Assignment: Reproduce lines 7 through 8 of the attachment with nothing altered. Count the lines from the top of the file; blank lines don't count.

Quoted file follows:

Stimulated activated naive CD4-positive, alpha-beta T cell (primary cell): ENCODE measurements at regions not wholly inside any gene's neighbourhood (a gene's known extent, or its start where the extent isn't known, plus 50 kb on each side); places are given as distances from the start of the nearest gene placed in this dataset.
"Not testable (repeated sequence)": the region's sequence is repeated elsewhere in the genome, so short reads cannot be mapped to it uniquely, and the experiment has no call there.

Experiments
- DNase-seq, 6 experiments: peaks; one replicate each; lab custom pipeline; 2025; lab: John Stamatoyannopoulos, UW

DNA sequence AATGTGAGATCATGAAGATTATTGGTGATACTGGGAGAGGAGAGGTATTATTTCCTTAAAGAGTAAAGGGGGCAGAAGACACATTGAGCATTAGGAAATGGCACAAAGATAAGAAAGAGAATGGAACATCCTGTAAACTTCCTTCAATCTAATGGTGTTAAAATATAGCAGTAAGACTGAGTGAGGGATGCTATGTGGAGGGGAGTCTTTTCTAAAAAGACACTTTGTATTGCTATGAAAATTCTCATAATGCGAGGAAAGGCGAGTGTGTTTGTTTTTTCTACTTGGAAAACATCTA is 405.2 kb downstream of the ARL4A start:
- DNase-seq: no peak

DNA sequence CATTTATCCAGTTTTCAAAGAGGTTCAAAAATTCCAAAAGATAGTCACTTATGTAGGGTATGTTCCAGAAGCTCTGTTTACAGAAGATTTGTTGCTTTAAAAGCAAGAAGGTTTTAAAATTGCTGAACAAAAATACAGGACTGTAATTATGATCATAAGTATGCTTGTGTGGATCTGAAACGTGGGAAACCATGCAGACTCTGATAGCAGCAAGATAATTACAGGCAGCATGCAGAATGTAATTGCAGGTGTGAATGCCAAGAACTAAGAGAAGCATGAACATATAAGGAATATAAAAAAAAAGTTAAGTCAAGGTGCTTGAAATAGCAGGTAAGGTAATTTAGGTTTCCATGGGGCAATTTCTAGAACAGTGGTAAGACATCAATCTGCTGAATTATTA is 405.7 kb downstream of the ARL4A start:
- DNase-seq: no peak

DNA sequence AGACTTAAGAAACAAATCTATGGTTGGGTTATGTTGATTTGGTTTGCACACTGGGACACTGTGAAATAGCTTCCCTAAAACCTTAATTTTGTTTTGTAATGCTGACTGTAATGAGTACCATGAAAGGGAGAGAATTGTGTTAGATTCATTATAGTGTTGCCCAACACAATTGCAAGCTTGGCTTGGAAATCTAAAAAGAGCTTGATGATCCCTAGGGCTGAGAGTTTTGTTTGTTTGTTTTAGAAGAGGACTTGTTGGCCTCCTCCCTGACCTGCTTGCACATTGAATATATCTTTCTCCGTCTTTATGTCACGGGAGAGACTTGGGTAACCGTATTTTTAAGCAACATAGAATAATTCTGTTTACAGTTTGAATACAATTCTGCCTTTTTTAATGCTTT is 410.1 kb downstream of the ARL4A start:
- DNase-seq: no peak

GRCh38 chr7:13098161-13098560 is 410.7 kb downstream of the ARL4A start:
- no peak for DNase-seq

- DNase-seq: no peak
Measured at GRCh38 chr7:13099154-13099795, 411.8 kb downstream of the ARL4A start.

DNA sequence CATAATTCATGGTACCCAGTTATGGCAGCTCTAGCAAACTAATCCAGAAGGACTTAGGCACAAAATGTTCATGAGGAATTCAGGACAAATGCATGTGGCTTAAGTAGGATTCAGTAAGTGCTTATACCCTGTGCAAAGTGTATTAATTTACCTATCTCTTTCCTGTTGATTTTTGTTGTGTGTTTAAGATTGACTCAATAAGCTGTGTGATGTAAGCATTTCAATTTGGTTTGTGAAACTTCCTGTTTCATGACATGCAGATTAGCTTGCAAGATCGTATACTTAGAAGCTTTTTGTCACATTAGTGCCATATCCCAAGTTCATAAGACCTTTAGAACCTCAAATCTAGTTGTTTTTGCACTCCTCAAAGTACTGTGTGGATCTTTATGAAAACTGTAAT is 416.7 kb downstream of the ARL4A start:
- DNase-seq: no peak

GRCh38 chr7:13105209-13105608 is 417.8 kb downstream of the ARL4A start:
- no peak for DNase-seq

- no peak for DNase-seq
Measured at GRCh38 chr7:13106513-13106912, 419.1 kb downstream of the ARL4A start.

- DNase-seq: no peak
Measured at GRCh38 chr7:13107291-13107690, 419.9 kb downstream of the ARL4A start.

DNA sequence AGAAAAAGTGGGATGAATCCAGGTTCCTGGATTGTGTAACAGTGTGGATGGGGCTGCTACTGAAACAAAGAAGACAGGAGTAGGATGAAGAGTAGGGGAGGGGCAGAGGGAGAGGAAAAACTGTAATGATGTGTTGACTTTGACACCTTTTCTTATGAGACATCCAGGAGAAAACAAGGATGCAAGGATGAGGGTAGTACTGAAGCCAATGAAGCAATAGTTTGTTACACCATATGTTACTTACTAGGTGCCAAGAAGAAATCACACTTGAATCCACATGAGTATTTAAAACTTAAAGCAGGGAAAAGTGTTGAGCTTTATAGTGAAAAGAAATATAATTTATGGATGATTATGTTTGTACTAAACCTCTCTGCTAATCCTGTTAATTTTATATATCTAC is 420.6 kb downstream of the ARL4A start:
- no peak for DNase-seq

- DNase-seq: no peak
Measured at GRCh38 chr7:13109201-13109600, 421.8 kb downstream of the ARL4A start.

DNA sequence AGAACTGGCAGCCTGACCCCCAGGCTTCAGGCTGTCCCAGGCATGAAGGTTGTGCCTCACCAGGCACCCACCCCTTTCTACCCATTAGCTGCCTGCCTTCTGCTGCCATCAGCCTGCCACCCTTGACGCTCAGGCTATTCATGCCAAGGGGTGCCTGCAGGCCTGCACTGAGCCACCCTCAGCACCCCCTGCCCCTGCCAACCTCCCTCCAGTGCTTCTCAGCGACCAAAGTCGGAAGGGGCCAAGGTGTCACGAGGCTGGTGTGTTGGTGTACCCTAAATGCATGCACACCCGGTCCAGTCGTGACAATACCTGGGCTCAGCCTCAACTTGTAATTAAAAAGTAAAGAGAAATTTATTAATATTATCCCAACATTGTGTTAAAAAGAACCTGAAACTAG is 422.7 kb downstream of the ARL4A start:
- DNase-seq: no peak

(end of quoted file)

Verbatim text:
DNA sequence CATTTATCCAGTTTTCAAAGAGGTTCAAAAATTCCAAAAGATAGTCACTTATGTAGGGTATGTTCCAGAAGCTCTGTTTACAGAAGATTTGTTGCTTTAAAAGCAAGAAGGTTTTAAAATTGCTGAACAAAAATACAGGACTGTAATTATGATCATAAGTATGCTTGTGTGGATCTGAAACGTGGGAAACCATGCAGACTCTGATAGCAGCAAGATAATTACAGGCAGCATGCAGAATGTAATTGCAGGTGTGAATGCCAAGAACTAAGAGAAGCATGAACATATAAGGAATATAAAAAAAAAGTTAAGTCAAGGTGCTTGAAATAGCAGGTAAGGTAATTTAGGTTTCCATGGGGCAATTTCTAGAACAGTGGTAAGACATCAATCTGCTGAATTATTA is 405.7 kb downstream of the ARL4A start:
- DNase-seq: no peak